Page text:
Of these, the suedehead look is probably the one readers will most identify with. It was neat and tailored, with brogues or loafers rather than the skinheads’ boots, and Sta-Prest trousers rather than jeans. The shirts were button-down, with a back pleat and locker loop - but made by Ben Sherman and closely fitted.

“It was a very clean, very wearable look,” comments long-time customer Paul Weller in the film. “Smart but relaxed - taking that American banker look and making it cooler - something British youth are very good at.”

Various commentators also refer to the working class’s love of dressing up: of an almost obsessive desire to look sharp on a Friday night after a long week. Of spending money on clothes because there was little else to show off with. 

From 1981 John had his own shop in Covent Garden, and was something of an island of sanity in the world of oversized styles and designers (“everyone looked like Kevin Keegan, with big hair and big shoulders - just wearing plain straight trousers made you stand out!”). 

Then in 2011 he moved to Chiltern Street - although the current store still has much of the feel of earlier iterations, like hand-written prices and original brand advertising on the walls. 

The hand-written notes connect to the best menswear lore about John: that he coined the term Harrington jacket.

The story goes that John was selling the G9 golfing jackets from Baracuta, in the Richmond shop, and wrote a note in the window to highlight that this was the ‘Rodney Harrington style’, referring to a current US soap opera.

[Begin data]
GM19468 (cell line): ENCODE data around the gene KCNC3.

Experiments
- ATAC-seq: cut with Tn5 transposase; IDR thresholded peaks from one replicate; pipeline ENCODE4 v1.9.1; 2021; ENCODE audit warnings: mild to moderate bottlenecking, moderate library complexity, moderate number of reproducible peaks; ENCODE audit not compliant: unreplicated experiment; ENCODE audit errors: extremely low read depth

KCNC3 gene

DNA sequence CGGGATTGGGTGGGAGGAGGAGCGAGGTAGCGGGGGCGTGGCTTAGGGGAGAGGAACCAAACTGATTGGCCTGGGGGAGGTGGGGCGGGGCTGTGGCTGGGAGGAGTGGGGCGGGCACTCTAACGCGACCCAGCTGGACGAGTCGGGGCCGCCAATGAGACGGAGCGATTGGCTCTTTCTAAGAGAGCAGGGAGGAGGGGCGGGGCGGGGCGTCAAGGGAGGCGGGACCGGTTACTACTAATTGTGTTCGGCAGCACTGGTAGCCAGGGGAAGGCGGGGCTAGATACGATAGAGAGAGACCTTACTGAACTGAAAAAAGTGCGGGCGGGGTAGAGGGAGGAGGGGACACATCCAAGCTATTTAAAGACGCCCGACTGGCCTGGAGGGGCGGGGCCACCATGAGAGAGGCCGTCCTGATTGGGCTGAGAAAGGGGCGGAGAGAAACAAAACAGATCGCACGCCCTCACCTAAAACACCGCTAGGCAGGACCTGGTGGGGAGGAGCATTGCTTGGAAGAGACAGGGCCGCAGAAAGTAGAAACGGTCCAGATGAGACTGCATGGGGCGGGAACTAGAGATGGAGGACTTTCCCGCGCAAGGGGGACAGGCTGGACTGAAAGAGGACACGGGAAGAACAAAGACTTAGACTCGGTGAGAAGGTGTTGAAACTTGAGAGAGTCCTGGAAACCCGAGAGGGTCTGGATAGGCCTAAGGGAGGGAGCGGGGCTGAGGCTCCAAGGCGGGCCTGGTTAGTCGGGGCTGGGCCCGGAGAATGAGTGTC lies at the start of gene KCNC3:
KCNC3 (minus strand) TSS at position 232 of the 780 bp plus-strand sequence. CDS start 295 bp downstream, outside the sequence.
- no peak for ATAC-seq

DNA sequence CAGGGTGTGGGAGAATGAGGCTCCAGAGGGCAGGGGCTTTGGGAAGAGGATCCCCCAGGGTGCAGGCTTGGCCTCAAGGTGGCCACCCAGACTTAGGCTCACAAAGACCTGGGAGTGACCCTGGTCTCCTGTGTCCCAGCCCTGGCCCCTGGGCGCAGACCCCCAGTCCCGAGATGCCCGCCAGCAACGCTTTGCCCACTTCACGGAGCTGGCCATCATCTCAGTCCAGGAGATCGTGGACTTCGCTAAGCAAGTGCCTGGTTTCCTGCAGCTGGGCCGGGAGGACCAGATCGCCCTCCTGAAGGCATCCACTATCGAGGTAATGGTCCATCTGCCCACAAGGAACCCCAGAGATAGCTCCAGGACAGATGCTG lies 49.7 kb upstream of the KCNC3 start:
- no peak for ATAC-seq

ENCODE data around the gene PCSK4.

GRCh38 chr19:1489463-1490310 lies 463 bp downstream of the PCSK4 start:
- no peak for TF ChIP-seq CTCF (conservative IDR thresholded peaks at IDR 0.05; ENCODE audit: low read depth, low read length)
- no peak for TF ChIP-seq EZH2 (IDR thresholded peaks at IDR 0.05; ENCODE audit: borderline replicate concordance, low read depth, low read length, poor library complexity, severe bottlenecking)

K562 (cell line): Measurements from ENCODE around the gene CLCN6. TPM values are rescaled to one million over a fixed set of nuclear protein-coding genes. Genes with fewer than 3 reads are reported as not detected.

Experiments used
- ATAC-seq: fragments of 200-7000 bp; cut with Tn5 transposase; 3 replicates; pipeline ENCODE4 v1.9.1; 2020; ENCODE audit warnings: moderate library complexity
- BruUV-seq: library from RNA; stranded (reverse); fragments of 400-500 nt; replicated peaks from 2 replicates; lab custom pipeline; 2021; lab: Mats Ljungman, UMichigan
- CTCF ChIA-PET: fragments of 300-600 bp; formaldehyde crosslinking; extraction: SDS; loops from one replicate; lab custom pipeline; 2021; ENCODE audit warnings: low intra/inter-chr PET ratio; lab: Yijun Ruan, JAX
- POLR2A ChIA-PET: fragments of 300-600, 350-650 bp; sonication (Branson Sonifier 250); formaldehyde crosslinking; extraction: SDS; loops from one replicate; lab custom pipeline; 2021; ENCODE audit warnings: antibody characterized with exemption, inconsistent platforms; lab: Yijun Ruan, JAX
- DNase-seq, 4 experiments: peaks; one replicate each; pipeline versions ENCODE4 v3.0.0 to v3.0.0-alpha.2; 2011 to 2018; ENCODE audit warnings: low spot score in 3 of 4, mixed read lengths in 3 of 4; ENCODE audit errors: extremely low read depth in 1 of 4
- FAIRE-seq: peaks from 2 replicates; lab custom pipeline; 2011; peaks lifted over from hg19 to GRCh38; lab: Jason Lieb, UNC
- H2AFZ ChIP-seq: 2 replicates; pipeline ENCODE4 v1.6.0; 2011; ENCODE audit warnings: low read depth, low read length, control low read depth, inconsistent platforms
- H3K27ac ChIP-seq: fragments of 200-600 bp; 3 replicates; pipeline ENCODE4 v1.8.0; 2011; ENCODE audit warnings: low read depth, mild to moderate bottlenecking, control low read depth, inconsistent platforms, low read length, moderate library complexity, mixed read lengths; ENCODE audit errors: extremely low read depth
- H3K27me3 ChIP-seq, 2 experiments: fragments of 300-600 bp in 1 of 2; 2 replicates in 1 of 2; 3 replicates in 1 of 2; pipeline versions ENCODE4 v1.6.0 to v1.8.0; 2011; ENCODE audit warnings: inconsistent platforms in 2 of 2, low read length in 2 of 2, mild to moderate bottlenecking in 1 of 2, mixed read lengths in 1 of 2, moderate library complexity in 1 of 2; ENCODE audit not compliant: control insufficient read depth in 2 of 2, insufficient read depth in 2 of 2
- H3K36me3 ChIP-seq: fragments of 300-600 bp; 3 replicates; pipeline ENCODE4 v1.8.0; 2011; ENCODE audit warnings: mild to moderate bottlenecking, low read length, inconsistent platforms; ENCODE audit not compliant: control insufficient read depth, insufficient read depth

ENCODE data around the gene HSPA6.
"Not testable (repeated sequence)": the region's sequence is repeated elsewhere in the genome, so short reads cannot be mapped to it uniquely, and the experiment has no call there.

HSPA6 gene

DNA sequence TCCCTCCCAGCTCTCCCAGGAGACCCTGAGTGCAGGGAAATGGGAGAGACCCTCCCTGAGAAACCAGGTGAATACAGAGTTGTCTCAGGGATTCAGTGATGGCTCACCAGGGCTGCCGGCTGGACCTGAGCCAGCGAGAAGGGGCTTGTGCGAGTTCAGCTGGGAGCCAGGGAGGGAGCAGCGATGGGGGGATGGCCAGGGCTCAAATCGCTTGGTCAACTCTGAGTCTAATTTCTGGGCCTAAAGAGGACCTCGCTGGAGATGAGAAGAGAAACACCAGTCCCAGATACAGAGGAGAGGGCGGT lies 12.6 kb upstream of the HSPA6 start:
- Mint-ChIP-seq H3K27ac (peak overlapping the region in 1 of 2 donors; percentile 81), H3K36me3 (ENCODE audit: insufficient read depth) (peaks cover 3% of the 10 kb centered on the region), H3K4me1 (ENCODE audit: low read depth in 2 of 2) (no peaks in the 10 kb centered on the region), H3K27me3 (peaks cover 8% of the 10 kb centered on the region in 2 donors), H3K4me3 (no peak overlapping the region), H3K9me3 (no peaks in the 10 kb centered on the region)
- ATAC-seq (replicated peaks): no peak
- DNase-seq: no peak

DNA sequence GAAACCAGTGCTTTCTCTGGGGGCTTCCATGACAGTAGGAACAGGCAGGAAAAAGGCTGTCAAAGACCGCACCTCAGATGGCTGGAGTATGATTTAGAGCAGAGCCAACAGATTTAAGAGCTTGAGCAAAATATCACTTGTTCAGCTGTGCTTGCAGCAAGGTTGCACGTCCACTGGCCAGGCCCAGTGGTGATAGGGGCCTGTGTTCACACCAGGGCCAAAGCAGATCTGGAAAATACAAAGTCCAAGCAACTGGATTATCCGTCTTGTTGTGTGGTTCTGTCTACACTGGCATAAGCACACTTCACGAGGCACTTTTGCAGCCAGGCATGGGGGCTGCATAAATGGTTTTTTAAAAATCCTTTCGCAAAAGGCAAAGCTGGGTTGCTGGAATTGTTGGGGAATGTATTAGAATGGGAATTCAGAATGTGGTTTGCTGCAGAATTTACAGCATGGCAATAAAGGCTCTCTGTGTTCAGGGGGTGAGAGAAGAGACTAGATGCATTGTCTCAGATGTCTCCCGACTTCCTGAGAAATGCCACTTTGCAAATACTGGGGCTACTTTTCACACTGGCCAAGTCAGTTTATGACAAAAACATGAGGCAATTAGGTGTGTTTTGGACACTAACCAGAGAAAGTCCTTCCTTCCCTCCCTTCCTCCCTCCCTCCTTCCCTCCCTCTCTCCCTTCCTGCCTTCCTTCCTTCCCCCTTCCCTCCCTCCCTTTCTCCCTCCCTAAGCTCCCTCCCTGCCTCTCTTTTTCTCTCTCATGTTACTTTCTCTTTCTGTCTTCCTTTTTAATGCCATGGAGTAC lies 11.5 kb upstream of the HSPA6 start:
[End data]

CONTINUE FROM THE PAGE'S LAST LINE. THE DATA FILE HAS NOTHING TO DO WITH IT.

It became the name the jacket was known by, and that little note - calligraphy written in felt tip - generated a term that is now almost generic for a short cotton windbreaker.

These heritage brands were always a crucial part of the ethos for John. And it is this focus that I think makes John Simons relevant to all PS readers, whether the Ivy aesthetic - and what it became in the UK - fits with their personal style or not.

John was the first retailer in the UK to sell Bass, and the first outside France to stock Paraboot. He brought in varsity-jacket maker Golden Bear, Dehen from the US too, and Vetra. 

History and manufacturing were always key to the offering, and it was quickly international - not just Pendleton in the US, but GRP in Italy too, or Laurence J Smith from Scotland. He was the first, and in some cases is still the only physical retailer, in the country.

I’ll write a separate post about the brands and pieces I like best in the shop. 

All this without mentioning jazz.

Without soft jazz filtering through the shop every day, John Simons would feel like a very different place. 

There is a link between Ivy style, of course, and jazz musicians in their heyday: Lee Morgan in a straight three-button suit, Miles Davis in a sharp narrow tie.